At 7 a.m., my biologist boyfriend looks around the biggest area of green that can be found in the urban metropolis he has now called home for three weeks.
“I like this. It’s quiet here.”
Central Park has been open for barely an hour. There are already some joggers and cyclists beginning to weave their way through the grass and boulders. They are the smart ones who chose to venture into Eden in the cool of the day. However, the majority of the park occupants—at least near the 81st street entrance on the west side—are sitting in the grass along a winding gravel pathway in a line that will easily reach half a mile in length by 11 a.m. Arriving at seven puts us a good three to four minute walk from the theater, and we don nervous expressions while passing couples on fully inflated air mattresses who have clearly been here since before park opened.
“I hope we make it.”
“I read online that as long as you are in front of that boulder, you are okay.” We are in front of the bolder, but barely.
We unfold our blankets and unpack decks of cards, books, and the McDonald’s breakfast we picked up on the drive from Brooklyn. My roommates used this as an effective bribe to get me out of bed at 5:45 a.m. when one of my most important summer goals is making up a school-year’s-worth of sleep.
We set up camp next to a friendly thirty-something named Sean. He is originally from San Francisco, loosely knows Swiss-German, works for the circus, and has completed this ritual several times.
“I think you will be fine,” he says, in reply to Ashley’s boulder comment. (I’ve secretly always respected people who just chime into conversations on which they were clearly eavesdropping.) “I’m usually here at five but I was pretty hungover this morning. The good news is if you call Andy’s deli they will deliver coffee or food to you in the line. They just bike up and down the path calling your name.” I glance at the McDonald’s. Rookie mistake.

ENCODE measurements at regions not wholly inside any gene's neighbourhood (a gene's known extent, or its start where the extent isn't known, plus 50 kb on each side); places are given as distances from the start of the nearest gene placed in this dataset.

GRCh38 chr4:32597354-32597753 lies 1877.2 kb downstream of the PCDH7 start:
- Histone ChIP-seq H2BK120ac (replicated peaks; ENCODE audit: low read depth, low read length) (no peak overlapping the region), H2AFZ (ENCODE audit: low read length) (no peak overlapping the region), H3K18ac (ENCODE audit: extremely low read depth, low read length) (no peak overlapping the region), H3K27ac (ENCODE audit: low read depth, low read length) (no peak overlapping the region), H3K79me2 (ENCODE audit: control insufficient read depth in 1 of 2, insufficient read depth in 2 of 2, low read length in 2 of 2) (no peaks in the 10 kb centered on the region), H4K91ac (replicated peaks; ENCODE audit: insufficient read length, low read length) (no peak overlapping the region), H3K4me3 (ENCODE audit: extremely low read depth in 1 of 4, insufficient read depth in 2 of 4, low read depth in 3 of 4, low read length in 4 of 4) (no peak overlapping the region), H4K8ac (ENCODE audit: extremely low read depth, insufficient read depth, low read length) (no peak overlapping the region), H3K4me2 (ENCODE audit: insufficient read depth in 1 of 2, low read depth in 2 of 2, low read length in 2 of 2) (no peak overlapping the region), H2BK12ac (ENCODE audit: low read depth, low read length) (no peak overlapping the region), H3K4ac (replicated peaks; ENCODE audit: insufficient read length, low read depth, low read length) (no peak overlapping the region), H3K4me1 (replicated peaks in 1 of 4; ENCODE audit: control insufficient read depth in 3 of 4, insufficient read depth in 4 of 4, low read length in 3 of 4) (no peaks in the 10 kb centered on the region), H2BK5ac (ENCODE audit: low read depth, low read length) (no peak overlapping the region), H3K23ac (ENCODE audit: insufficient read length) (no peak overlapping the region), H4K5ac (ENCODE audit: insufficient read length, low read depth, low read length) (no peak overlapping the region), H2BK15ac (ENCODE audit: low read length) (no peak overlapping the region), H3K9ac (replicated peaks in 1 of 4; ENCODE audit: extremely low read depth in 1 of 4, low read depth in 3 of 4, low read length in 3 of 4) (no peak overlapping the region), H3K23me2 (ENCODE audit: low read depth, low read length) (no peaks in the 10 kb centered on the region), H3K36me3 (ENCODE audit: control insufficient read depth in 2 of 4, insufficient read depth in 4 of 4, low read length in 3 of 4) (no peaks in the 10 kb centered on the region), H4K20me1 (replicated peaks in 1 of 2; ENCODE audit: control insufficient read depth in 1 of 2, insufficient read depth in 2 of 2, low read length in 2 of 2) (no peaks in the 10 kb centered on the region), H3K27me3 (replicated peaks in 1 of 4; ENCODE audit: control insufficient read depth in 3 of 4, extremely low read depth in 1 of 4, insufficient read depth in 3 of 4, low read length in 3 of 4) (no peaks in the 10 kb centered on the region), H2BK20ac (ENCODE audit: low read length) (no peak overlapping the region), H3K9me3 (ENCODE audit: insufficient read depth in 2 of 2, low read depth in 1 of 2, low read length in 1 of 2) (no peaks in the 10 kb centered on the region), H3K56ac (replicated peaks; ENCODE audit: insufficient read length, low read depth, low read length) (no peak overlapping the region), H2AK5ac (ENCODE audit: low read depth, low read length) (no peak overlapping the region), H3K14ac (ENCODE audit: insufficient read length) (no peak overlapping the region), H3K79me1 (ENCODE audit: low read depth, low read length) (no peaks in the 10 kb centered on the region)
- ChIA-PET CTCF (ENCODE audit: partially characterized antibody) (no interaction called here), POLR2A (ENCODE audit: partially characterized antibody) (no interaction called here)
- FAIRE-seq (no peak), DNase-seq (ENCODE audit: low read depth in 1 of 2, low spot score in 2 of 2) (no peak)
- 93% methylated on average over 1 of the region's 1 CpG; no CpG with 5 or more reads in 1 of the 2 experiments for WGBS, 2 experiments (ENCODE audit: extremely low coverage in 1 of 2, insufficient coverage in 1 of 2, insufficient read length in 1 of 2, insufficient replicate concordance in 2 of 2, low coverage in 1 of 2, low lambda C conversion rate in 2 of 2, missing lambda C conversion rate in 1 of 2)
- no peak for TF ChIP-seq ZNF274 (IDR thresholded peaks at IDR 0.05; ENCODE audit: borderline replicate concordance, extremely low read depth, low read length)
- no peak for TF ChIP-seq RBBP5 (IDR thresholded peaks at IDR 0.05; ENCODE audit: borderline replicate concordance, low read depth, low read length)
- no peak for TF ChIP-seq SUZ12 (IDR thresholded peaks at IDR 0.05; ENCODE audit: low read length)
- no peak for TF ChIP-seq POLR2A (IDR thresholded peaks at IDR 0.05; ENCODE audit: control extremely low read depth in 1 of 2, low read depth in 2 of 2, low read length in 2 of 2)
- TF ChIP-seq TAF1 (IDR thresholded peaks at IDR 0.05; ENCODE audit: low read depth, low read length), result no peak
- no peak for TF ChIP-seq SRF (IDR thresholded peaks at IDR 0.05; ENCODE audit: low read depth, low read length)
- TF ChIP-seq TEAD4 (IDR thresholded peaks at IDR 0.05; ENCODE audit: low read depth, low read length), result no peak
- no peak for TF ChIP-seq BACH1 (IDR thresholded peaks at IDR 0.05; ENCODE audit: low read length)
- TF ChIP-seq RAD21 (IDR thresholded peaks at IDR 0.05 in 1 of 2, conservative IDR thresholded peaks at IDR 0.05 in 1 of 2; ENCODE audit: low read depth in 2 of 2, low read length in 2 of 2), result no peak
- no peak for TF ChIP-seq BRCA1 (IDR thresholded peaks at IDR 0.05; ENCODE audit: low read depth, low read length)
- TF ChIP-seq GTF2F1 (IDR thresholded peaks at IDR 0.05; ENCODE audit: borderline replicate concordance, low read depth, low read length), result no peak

The line builds behind us steadily as the surrounding swing sets and meadows fill with children and sunbathers. We doze, people watch, play cards, and seize the opportunity to reopen the ancient debate about whether you are “in line” or “on line,” bringing our new west coast friend into the mix. (Basically, you are always in line unless you are in New York, where locals say on line.)
Around 10 a.m., a man with an official looking T-shirt that shouts “FREE Shakespeare in the Park” in neon pink comes by with his thumb on the button of one of those clicker counter things. “You guys are fine,” he says in an emotionless voice.
We whoop at the confirmation that the next two hours will not be in vain because this means there are fewer than 500 people in front of us and we will be receiving free tickets to see The Tempest at 8:00 tonight.
You have to respect a theater company that uses various lotteries and ticket lines to daily distribute 1,800 tickets to a Shakespeare performance featuring well-known actors such as Jesse Tyler Ferguson and Sam Waterston.
Of course, the performance is fabulous. The twilight dims as the spotlights brighten, and fireflies hover over our heads. I’m drinking Budweiser out of one of those American flag cans in an attempt to keep me grounded, but I can’t help but be swept away by the lighting, laughter, and language. By the time Prospero proclaims, “We are such stuff as dreams are made on” in Act IV, I’m somewhere among the treetops.